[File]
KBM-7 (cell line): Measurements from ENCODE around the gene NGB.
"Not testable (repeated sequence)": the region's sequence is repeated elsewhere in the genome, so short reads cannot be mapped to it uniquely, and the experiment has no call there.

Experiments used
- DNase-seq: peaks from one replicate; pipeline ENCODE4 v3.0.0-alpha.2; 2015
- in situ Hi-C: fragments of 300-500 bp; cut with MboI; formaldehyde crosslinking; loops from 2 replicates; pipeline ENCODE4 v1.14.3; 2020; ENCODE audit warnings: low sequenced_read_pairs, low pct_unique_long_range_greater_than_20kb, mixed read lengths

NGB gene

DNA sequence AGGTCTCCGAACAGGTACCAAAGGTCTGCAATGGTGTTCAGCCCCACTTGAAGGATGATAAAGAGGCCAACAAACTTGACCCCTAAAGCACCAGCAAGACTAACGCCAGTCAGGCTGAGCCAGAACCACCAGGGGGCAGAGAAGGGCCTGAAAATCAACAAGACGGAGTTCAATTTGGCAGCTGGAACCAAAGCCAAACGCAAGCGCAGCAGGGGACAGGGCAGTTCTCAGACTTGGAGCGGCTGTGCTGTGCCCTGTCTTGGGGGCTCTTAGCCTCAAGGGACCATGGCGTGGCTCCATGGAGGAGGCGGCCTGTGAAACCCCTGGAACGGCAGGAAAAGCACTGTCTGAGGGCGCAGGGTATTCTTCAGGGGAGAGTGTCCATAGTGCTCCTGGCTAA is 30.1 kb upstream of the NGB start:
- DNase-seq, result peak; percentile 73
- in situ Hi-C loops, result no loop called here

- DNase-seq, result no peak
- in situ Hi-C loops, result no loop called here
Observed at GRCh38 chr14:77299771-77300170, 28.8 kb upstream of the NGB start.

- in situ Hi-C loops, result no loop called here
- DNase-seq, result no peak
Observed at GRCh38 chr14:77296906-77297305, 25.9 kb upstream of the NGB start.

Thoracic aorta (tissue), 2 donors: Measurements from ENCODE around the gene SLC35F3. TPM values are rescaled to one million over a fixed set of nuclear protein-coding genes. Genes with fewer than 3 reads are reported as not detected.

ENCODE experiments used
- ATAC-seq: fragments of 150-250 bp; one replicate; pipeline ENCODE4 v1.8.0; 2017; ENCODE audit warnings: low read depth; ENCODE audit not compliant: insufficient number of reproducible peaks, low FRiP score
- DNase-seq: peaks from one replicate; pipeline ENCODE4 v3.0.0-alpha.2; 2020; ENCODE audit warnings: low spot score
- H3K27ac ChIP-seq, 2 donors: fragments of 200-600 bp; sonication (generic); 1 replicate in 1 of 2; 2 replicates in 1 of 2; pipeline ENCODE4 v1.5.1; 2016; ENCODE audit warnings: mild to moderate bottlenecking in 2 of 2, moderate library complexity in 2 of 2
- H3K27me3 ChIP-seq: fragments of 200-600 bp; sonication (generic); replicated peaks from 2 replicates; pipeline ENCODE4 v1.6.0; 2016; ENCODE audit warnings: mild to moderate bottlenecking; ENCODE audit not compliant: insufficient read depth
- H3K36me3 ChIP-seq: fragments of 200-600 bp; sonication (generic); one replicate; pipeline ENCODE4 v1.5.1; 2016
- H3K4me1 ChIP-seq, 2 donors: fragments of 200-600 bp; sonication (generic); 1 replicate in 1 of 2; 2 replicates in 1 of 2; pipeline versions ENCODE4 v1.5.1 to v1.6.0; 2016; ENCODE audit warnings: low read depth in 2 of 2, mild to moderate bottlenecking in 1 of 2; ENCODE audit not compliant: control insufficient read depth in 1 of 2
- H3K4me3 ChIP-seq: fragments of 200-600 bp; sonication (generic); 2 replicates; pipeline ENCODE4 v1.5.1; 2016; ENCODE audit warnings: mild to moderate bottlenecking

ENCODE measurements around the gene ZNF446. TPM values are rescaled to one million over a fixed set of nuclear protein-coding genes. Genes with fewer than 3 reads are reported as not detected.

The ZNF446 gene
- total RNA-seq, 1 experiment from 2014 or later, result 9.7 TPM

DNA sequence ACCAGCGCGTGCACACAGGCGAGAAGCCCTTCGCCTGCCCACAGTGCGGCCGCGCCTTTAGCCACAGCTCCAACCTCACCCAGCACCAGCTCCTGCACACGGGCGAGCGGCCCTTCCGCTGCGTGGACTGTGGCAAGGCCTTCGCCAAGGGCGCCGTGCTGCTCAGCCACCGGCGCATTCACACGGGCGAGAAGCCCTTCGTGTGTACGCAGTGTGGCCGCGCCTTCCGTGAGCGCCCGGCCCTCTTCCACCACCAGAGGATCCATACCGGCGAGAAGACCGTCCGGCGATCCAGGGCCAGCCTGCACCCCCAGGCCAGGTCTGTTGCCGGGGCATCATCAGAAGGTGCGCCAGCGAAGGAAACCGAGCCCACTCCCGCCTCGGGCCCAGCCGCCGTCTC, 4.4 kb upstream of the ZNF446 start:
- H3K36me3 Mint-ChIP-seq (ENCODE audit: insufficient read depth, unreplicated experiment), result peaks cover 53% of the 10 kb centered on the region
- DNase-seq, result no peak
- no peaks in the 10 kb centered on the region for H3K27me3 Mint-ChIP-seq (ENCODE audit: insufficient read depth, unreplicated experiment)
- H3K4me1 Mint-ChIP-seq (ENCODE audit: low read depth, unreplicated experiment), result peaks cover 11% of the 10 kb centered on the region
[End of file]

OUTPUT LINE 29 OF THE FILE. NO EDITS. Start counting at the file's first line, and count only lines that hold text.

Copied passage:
- H3K36me3 Mint-ChIP-seq (ENCODE audit: insufficient read depth, unreplicated experiment), result peaks cover 53% of the 10 kb centered on the region